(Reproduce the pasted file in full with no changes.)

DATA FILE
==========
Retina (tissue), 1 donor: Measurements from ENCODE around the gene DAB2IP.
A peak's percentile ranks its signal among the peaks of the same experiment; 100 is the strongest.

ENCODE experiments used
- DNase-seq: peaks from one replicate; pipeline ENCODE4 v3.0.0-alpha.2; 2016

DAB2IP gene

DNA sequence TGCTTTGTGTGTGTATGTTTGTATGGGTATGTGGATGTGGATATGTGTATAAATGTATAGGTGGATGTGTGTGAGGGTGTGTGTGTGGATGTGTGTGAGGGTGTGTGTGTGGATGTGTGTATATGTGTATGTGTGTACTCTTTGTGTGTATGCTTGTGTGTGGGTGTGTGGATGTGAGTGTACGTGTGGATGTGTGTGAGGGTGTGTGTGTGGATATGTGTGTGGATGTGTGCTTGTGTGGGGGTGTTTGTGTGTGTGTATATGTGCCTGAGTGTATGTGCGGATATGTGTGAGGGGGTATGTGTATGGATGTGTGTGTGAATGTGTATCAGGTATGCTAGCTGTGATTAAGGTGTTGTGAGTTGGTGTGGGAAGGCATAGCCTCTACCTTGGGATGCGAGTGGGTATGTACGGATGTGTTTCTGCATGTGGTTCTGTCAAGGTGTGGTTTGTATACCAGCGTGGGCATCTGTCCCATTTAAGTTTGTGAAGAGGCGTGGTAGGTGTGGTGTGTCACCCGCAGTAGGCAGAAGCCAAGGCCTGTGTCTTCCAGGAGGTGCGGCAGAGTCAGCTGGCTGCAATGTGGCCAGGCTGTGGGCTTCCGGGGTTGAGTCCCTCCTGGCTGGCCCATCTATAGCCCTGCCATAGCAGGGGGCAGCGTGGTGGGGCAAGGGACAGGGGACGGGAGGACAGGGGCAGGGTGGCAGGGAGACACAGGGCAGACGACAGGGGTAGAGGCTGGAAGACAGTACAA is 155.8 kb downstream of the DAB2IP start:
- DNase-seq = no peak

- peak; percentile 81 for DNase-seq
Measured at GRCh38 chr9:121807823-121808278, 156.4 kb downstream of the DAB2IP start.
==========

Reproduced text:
Retina (tissue), 1 donor: Measurements from ENCODE around the gene DAB2IP.
A peak's percentile ranks its signal among the peaks of the same experiment; 100 is the strongest.

ENCODE experiments used
- DNase-seq: peaks from one replicate; pipeline ENCODE4 v3.0.0-alpha.2; 2016

DAB2IP gene

DNA sequence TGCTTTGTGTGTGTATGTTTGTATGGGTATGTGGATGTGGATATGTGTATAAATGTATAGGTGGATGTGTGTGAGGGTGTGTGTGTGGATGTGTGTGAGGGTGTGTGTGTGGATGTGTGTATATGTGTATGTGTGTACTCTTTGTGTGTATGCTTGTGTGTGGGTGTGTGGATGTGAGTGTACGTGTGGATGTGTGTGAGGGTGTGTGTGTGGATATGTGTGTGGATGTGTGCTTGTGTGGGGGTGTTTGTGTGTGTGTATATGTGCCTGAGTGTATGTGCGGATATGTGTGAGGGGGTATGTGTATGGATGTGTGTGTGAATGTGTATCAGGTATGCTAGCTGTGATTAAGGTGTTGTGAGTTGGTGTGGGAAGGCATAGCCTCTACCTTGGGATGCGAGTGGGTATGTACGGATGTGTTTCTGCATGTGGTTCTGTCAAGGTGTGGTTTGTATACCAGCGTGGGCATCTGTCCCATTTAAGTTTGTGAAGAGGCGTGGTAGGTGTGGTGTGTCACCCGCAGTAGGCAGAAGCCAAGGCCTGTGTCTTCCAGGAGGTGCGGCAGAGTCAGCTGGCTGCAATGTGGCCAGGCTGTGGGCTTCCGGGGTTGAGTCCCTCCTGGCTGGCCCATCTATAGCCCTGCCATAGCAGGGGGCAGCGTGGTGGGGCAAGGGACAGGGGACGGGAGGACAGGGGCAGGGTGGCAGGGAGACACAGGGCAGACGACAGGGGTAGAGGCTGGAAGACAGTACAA is 155.8 kb downstream of the DAB2IP start:
- DNase-seq = no peak

- peak; percentile 81 for DNase-seq
Measured at GRCh38 chr9:121807823-121808278, 156.4 kb downstream of the DAB2IP start.